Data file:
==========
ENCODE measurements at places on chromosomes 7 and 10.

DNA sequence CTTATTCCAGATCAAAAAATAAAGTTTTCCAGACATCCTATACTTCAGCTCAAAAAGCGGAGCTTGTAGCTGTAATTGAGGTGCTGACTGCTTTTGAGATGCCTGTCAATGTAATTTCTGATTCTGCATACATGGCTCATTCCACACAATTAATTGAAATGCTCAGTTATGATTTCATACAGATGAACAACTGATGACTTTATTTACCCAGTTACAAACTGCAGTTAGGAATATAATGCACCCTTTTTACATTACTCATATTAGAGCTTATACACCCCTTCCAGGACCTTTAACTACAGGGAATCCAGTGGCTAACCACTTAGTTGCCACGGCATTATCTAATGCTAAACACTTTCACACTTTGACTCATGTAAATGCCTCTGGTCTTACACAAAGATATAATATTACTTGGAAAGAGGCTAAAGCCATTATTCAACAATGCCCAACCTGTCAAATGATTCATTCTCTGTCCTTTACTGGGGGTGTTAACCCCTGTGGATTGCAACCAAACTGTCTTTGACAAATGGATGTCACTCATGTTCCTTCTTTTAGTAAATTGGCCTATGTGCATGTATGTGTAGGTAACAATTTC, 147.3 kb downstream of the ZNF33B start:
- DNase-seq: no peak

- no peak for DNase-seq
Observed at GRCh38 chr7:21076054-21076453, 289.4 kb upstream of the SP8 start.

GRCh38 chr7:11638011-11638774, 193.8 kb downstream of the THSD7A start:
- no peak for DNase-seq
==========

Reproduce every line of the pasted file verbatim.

ENCODE measurements at places on chromosomes 7 and 10.

DNA sequence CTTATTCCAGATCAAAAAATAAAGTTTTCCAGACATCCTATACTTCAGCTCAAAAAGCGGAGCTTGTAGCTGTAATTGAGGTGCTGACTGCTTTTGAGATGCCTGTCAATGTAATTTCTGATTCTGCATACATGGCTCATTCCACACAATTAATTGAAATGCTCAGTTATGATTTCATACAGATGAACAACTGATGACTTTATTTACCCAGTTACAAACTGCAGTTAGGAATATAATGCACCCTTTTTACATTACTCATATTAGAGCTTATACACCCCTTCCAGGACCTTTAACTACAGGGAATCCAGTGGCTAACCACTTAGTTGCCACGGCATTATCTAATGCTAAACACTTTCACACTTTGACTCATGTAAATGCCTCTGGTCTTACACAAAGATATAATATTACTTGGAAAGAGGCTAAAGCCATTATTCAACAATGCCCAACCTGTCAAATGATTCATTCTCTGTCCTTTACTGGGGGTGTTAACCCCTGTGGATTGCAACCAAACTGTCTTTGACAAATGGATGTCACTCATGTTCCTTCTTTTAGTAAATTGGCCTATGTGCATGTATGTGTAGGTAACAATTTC, 147.3 kb downstream of the ZNF33B start:
- DNase-seq: no peak

- no peak for DNase-seq
Observed at GRCh38 chr7:21076054-21076453, 289.4 kb upstream of the SP8 start.

GRCh38 chr7:11638011-11638774, 193.8 kb downstream of the THSD7A start:
- no peak for DNase-seq